FANDOM


The Partridge Family

The Partridge Family is an American television sitcom about a widowed mother and her five children who embark on a music career. The series originally ran from September 25, 1970 until March 23, 1974 on the ABC network, as part of a Friday-night lineup. It had subsequent runs in syndication.


HistoryEdit

Created for television by Bernard Slade, the series' Executive Producer was Bob Claver. The show was inspired by and loosely based on The Cowsills,[1] a family pop music group that was famous in the late 1960s. In its early development, the Cowsill children were considered by the producers for featuring on The Partridge Family, but because they were not trained actors, Slade and Claver abandoned that idea.[2] Shirley Jones had already been signed as mother Shirley Partridge and star of the show.

PremiseEdit

[1][2]Top: Dave Madden and Susan Dey. Bottom: Danny Bonaduce, Suzanne Crough, Brian Forster.In the pilot episode, a group of musical siblings in the fictitious city of San Pueblo, California convinces their recently widowed mother, Shirley Partridge (Shirley Jones), to help them out by singing as they record a pop song in their garage. Through the efforts of precocious 10-year-old Danny, they find a manager, Reuben Kincaid (Dave Madden), who helps make the song a Top-40 hit. After some more persuading, Shirley agrees that the family can go on tour. They acquire an old school bus for touring, paint it with Mondrian inspired patterns, and depart to Las Vegas for their first live gig at Caesars Palace. The Partridge children were played by David Cassidy (Jones' real-life stepson) as her eldest son Keith, Susan Dey as Laurie, Danny Bonaduce as Danny, Jeremy Gelbwaks as Chris, and Suzanne Crough as Tracy.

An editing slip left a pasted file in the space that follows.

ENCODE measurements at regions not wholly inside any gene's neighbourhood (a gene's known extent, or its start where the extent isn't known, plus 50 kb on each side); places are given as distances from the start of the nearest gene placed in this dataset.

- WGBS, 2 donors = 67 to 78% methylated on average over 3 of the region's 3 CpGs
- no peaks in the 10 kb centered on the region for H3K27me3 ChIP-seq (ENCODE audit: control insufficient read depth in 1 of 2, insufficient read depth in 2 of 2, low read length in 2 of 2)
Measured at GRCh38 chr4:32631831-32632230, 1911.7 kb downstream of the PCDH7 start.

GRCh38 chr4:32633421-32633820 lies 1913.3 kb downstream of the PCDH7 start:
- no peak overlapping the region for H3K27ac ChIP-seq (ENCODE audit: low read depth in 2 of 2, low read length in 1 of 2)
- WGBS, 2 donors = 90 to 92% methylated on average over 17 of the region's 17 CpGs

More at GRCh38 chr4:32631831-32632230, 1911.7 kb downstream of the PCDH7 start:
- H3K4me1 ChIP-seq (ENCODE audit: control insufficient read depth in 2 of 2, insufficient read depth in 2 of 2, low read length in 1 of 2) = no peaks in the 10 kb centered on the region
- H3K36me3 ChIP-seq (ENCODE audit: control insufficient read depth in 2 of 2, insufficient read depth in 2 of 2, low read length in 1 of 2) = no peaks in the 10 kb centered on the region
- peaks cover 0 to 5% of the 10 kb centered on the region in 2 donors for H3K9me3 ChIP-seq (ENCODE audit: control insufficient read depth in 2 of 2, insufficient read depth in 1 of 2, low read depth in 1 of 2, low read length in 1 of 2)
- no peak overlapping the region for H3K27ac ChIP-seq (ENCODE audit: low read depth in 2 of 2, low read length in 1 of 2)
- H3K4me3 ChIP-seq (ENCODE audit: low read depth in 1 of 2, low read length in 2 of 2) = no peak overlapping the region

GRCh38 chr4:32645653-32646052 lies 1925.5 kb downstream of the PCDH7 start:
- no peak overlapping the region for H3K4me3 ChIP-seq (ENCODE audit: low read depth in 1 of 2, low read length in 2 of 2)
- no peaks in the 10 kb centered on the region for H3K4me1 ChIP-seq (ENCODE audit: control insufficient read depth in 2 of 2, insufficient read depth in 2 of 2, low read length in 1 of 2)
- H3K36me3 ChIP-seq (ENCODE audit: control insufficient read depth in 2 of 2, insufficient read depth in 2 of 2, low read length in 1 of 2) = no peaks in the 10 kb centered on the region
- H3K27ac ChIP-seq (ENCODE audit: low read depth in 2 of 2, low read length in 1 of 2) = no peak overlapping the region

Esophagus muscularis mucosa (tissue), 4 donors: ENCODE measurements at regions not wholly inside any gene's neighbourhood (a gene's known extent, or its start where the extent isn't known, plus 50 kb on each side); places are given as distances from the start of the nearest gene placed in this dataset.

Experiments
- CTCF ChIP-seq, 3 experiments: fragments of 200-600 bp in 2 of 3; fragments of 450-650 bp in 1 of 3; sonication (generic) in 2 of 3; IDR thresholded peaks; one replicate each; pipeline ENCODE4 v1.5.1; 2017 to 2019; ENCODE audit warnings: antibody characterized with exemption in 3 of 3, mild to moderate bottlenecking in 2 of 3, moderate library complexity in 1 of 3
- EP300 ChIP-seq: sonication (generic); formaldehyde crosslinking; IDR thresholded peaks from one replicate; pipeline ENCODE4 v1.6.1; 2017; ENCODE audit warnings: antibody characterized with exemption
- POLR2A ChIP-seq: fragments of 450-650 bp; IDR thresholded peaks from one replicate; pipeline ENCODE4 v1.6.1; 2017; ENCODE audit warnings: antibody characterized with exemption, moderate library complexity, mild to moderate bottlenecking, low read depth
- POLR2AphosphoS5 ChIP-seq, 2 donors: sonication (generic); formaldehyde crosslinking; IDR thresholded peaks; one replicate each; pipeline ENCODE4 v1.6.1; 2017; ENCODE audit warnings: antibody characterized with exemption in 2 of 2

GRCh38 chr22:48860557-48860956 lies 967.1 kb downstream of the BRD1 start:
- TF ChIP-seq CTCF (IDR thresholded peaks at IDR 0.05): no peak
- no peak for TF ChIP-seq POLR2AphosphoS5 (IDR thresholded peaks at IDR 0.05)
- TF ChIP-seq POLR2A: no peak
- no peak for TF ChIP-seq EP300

Subsequent episodes usually feature the band performing in various venues or in their garage. The shows would often contrast suburban life with the adventures of a show business family on the road. After the first season, more of the show's action took place in their hometown rather than on tour.